The air clear sweat, mosquitoes
& their tracks; birds, blue & elusive.

Time comes in waves here, a sickness, one
day after the other rolling on;
I move up, it's called
awake, then down into the uneasy
nights but never
forward. The roosters crow
for hours before dawn, and a prodded
child howls & howls
on the pocked road to school.
In the hold with the baggage
there are two prisoners,
their heads shaved by bayonets, & ten crates
of queasy chicks. Each spring
there's race of cripples, from the store
to the church. This is the sort of junk
I carry with me; and a clipping
about democracy from the local paper.

Outside the window
they're building the damn hotel,
nail by nail, someone's
crumbling dream. A universe that includes you
can't be all bad, but
does it? At this distance
you're a mirage, a glossy image
fixed in the posture
of the last time I saw you.
Turn you over, there's the place
for the address. Wish you were
here. Love comes
in waves like the ocean, a sickness which goes on
& on, a hollow cave
in the head, filling & pounding, a kicked ear.

First, allow me a moment to appreciate just how post-card-ly the writing is. Crisp, somewhat direct lines and abrupt pacing, the punctuation: look at all the &s, a fitting effect. The poem has this wistful tone I cannot get over. "What else can I say?" I am no expert, but this is how planned letters all sound, don't they? Especially those you write to people who know you the best. You sit down to write and don't know where to start, how to end, and feel a general loss for words that you fill up with routine descriptions till you get into the rhythm of it - and by the time you've finally dug deep enough into the meaning-well, the postcard ends. And short letters are like that, they don't seem to say much at all to anyone except who they're meant for. The poem leaves so much unsaid, so many blanks to fill.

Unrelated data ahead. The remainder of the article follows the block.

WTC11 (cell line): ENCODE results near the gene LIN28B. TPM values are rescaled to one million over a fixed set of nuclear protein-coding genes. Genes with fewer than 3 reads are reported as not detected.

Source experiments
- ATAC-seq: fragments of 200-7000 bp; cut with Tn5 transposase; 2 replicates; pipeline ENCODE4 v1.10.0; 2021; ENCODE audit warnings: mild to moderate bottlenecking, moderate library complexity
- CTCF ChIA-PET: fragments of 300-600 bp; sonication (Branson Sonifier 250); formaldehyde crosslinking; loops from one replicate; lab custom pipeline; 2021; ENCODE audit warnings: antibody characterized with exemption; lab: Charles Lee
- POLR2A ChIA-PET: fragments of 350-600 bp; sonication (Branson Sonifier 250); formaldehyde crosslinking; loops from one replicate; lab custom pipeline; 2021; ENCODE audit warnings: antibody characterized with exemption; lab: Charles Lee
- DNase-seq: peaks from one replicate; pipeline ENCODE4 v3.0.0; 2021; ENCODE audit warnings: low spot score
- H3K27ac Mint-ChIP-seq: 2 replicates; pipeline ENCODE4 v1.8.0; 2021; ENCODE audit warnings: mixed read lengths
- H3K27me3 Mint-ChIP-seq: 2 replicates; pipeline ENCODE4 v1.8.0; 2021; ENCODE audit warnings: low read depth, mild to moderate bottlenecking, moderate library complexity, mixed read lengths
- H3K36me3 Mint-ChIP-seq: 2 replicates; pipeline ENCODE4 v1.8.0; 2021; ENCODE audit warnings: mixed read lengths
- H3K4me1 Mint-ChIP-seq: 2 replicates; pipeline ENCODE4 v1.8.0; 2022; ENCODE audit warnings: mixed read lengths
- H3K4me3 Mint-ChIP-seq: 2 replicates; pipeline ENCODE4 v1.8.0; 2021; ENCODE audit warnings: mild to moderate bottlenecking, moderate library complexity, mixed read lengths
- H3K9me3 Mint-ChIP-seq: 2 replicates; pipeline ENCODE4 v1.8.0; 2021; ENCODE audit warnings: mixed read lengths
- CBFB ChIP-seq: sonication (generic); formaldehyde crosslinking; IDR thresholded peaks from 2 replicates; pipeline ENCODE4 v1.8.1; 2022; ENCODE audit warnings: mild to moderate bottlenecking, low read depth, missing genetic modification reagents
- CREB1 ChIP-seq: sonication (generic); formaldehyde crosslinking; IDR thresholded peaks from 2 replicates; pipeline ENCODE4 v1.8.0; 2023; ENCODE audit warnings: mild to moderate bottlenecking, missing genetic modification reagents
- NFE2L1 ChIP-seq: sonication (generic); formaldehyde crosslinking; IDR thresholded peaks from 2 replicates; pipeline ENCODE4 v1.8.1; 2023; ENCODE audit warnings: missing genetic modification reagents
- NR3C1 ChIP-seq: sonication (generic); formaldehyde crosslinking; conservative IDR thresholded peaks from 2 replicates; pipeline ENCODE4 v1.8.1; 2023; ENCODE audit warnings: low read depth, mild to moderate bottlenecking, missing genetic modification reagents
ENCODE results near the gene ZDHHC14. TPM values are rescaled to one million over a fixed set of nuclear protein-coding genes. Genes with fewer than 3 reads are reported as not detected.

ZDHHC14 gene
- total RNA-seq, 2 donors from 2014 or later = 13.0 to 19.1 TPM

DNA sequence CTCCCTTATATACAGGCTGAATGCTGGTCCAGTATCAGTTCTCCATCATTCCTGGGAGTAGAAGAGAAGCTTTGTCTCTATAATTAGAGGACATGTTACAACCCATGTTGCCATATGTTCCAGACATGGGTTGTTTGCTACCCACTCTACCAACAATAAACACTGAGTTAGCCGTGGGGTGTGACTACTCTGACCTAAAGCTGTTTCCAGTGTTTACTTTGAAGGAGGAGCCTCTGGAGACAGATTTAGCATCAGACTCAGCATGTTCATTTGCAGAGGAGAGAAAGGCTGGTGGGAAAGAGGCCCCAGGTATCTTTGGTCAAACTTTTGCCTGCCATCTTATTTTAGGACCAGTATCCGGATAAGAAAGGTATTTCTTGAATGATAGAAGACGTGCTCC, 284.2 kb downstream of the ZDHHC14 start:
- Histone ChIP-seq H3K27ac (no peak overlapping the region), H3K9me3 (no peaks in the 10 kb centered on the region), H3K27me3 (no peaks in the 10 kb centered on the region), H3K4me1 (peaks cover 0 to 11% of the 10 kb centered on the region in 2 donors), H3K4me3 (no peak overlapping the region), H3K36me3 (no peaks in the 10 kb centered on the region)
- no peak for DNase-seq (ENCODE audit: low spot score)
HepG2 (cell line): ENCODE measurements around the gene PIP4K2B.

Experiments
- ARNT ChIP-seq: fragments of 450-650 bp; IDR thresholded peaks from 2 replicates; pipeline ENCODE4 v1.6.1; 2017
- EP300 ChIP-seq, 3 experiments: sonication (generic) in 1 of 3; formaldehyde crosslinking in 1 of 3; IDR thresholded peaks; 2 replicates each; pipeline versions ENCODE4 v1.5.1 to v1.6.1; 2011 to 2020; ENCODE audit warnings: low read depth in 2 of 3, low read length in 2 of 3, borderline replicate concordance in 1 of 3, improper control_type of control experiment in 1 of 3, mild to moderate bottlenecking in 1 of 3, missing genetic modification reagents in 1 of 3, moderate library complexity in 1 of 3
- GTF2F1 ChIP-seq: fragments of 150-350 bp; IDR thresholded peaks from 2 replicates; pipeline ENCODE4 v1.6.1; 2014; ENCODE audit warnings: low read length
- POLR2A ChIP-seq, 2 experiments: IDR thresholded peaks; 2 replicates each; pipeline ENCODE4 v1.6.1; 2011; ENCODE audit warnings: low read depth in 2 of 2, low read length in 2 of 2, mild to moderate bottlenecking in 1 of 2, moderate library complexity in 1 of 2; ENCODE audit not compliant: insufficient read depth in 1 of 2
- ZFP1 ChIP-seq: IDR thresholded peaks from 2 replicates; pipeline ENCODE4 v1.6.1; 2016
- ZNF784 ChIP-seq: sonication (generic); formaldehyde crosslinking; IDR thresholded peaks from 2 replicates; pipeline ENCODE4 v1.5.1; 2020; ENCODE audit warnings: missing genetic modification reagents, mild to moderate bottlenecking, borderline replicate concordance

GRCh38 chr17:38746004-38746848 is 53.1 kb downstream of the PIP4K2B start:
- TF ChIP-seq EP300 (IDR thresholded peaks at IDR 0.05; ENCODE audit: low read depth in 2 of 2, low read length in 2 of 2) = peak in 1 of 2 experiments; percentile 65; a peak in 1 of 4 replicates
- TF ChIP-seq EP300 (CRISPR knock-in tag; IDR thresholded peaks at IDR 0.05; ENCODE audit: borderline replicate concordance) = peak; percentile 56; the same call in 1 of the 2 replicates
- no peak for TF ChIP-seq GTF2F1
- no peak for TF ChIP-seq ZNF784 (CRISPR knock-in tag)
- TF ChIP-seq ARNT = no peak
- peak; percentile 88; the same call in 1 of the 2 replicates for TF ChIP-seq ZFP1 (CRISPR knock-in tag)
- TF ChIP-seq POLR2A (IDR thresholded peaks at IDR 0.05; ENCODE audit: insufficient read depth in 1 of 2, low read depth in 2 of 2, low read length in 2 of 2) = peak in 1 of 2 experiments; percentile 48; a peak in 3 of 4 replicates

You know how a postcard hardly ever looks anything like the real place? The palm trees and the pink sand are a rosy delusion. The first lines of the poem remind me of something from, excuse the ill-timed reference, How I Met Your Mother, about how Lily insists on taking these fake "happy" pictures where their dazzling smiles conveniently hide all evidence of the disasters that led up to the photos. The poet is thinking of a lover she's distanced from, both physically and emotionally, and what comes to her in that moment is her rosiest happy post-card memory of him. She draws the comparison herself then and tries to wash it away, brings herself to face the fact that it's only a delusion, eventually gives up and talks about the humdrum of her routine. 

She's on vacation at a beach, in one of those 'poor-country' settings that had I been a little better at geography, I would have been able to name: the heat, the mosquitoes, the pocked roads, that local newspaper, a howling child and rooster and a hotel being built right beside - you get the picture. An extended vacation, it looks like, because she speaks of seasons and as a seasoned resident not a traveller, or maybe it's a permanent temporary-move till she's ready to go back, if ever. She calls the hotel someone's crumbling dream, then remembers her own crumbling wish. Her old relationship seems to her a flimsy facade, like the hotel, that she knows will run out of business as they do in those parts even as it is being built, a failure even if it is physically there. A part of her wonders, "a universe that includes you can't be all bad", what could matter as long as she gets to be with him. And she finds the answer right there in the postcard - one that she might be about to send him, there's the place for the address, but should she? When all she has of him is what she is about to send him - a botched slice of the truth. The postcard will reveal nothing of what she feels, just as her memory shows her only a skewed agreeable "glossy" image of him.  

She concludes with how it still hurts, time comes in waves and she floats on it, not moving ahead, not ready to go back to the past either. And love comes in waves too, she is caught up in them. This is the second time she mentions the rolling waves on her beach, in the middle of nowhere. And so the poem ends hauntingly with images of water, filling and pounding inside her, of drowning. It begs the question, is this her final note?

This was fun for me, a mind-exercise I would love to repeat on the blog. I would also love to know what you make of the poem, your interpretation, if you see something I'm missing? Not to mention, poem recommendations would be very welcome. Happy reading!

Image courtesy of pandpstock001 at FreeDigitalPhotos.net

Monday, March 2, 2015

Gut gegen Nordwind / Love Virtually by Daniel Glattauer

Write to me Emmi. Writing is like kissing, but without lips. Writing is kissing with the mind.